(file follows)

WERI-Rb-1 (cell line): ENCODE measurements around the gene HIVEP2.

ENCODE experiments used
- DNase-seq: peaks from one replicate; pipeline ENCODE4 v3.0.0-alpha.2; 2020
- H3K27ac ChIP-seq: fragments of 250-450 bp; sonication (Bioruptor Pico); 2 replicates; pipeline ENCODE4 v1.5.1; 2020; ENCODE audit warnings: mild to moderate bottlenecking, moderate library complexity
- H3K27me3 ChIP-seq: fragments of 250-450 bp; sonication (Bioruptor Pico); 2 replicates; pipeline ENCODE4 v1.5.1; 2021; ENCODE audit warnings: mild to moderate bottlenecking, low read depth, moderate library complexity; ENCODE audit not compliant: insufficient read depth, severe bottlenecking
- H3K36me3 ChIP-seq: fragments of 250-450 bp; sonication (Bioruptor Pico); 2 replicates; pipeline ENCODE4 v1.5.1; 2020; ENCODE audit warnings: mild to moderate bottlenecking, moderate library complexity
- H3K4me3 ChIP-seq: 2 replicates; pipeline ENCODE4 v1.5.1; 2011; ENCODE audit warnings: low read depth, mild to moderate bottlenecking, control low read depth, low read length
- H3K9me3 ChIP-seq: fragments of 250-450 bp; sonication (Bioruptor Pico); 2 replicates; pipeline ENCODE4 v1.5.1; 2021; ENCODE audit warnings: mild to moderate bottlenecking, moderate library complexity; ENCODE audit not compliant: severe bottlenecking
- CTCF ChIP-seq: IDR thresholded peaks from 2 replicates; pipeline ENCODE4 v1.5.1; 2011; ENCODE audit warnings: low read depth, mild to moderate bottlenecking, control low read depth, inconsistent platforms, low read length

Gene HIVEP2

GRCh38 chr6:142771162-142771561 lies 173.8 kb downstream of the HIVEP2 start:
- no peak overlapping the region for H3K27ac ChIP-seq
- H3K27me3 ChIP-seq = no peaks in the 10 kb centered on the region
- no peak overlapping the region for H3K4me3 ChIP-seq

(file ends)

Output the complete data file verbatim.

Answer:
WERI-Rb-1 (cell line): ENCODE measurements around the gene HIVEP2.

ENCODE experiments used
- DNase-seq: peaks from one replicate; pipeline ENCODE4 v3.0.0-alpha.2; 2020
- H3K27ac ChIP-seq: fragments of 250-450 bp; sonication (Bioruptor Pico); 2 replicates; pipeline ENCODE4 v1.5.1; 2020; ENCODE audit warnings: mild to moderate bottlenecking, moderate library complexity
- H3K27me3 ChIP-seq: fragments of 250-450 bp; sonication (Bioruptor Pico); 2 replicates; pipeline ENCODE4 v1.5.1; 2021; ENCODE audit warnings: mild to moderate bottlenecking, low read depth, moderate library complexity; ENCODE audit not compliant: insufficient read depth, severe bottlenecking
- H3K36me3 ChIP-seq: fragments of 250-450 bp; sonication (Bioruptor Pico); 2 replicates; pipeline ENCODE4 v1.5.1; 2020; ENCODE audit warnings: mild to moderate bottlenecking, moderate library complexity
- H3K4me3 ChIP-seq: 2 replicates; pipeline ENCODE4 v1.5.1; 2011; ENCODE audit warnings: low read depth, mild to moderate bottlenecking, control low read depth, low read length
- H3K9me3 ChIP-seq: fragments of 250-450 bp; sonication (Bioruptor Pico); 2 replicates; pipeline ENCODE4 v1.5.1; 2021; ENCODE audit warnings: mild to moderate bottlenecking, moderate library complexity; ENCODE audit not compliant: severe bottlenecking
- CTCF ChIP-seq: IDR thresholded peaks from 2 replicates; pipeline ENCODE4 v1.5.1; 2011; ENCODE audit warnings: low read depth, mild to moderate bottlenecking, control low read depth, inconsistent platforms, low read length

Gene HIVEP2

GRCh38 chr6:142771162-142771561 lies 173.8 kb downstream of the HIVEP2 start:
- no peak overlapping the region for H3K27ac ChIP-seq
- H3K27me3 ChIP-seq = no peaks in the 10 kb centered on the region
- no peak overlapping the region for H3K4me3 ChIP-seq